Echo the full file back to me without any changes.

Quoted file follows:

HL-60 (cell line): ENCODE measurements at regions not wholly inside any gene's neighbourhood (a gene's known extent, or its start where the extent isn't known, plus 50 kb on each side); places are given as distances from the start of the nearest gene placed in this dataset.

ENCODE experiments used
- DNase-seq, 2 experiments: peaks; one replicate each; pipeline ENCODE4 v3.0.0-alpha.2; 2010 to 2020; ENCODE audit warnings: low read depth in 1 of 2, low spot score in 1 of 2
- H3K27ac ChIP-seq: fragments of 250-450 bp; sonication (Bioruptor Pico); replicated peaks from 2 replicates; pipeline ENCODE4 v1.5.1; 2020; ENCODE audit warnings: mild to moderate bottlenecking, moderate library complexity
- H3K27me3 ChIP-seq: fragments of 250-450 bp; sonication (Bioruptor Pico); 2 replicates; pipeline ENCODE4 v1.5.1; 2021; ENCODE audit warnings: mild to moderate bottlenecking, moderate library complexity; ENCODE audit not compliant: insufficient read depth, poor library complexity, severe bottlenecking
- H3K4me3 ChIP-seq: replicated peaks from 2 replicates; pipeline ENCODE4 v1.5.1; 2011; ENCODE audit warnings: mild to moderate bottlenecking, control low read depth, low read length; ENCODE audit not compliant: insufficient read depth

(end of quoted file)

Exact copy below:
HL-60 (cell line): ENCODE measurements at regions not wholly inside any gene's neighbourhood (a gene's known extent, or its start where the extent isn't known, plus 50 kb on each side); places are given as distances from the start of the nearest gene placed in this dataset.

ENCODE experiments used
- DNase-seq, 2 experiments: peaks; one replicate each; pipeline ENCODE4 v3.0.0-alpha.2; 2010 to 2020; ENCODE audit warnings: low read depth in 1 of 2, low spot score in 1 of 2
- H3K27ac ChIP-seq: fragments of 250-450 bp; sonication (Bioruptor Pico); replicated peaks from 2 replicates; pipeline ENCODE4 v1.5.1; 2020; ENCODE audit warnings: mild to moderate bottlenecking, moderate library complexity
- H3K27me3 ChIP-seq: fragments of 250-450 bp; sonication (Bioruptor Pico); 2 replicates; pipeline ENCODE4 v1.5.1; 2021; ENCODE audit warnings: mild to moderate bottlenecking, moderate library complexity; ENCODE audit not compliant: insufficient read depth, poor library complexity, severe bottlenecking
- H3K4me3 ChIP-seq: replicated peaks from 2 replicates; pipeline ENCODE4 v1.5.1; 2011; ENCODE audit warnings: mild to moderate bottlenecking, control low read depth, low read length; ENCODE audit not compliant: insufficient read depth